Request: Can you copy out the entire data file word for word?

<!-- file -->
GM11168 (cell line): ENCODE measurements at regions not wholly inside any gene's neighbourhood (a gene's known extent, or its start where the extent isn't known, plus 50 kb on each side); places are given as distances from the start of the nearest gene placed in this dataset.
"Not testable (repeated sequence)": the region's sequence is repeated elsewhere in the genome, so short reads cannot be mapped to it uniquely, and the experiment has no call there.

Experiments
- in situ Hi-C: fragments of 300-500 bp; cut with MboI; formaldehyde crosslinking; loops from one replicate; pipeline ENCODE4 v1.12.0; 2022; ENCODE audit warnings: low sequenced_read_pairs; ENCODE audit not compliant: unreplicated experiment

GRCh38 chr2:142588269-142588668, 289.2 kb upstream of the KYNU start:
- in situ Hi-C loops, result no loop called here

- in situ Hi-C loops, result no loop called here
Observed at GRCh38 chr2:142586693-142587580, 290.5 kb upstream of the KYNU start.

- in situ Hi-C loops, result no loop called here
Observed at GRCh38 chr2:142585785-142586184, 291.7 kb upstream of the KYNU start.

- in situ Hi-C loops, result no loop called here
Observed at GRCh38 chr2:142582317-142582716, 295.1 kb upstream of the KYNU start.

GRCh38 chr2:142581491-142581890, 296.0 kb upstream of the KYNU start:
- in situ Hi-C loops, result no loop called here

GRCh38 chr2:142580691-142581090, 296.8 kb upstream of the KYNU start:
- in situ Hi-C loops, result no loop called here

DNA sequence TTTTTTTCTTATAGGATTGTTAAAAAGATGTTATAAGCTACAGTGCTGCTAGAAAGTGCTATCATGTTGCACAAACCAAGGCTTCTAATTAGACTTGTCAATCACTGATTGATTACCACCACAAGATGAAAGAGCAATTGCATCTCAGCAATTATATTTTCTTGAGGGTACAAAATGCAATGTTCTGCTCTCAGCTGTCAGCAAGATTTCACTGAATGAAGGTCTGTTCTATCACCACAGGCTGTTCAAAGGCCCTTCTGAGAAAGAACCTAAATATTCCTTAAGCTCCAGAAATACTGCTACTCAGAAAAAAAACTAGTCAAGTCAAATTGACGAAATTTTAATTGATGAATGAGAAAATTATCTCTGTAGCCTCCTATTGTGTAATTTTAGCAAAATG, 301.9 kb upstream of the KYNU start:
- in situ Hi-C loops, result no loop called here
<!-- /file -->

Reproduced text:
GM11168 (cell line): ENCODE measurements at regions not wholly inside any gene's neighbourhood (a gene's known extent, or its start where the extent isn't known, plus 50 kb on each side); places are given as distances from the start of the nearest gene placed in this dataset.
"Not testable (repeated sequence)": the region's sequence is repeated elsewhere in the genome, so short reads cannot be mapped to it uniquely, and the experiment has no call there.

Experiments
- in situ Hi-C: fragments of 300-500 bp; cut with MboI; formaldehyde crosslinking; loops from one replicate; pipeline ENCODE4 v1.12.0; 2022; ENCODE audit warnings: low sequenced_read_pairs; ENCODE audit not compliant: unreplicated experiment

GRCh38 chr2:142588269-142588668, 289.2 kb upstream of the KYNU start:
- in situ Hi-C loops, result no loop called here

- in situ Hi-C loops, result no loop called here
Observed at GRCh38 chr2:142586693-142587580, 290.5 kb upstream of the KYNU start.

- in situ Hi-C loops, result no loop called here
Observed at GRCh38 chr2:142585785-142586184, 291.7 kb upstream of the KYNU start.

- in situ Hi-C loops, result no loop called here
Observed at GRCh38 chr2:142582317-142582716, 295.1 kb upstream of the KYNU start.

GRCh38 chr2:142581491-142581890, 296.0 kb upstream of the KYNU start:
- in situ Hi-C loops, result no loop called here

GRCh38 chr2:142580691-142581090, 296.8 kb upstream of the KYNU start:
- in situ Hi-C loops, result no loop called here

DNA sequence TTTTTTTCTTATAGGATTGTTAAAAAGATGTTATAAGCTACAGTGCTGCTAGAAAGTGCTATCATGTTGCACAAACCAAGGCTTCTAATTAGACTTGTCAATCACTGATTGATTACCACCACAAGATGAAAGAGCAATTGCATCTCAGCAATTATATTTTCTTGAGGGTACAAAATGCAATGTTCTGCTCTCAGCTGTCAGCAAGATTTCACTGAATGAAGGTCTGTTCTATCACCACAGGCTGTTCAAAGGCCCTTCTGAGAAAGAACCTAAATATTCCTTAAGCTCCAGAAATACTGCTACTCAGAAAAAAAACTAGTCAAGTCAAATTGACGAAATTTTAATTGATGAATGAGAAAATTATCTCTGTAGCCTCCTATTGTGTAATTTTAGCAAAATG, 301.9 kb upstream of the KYNU start:
- in situ Hi-C loops, result no loop called here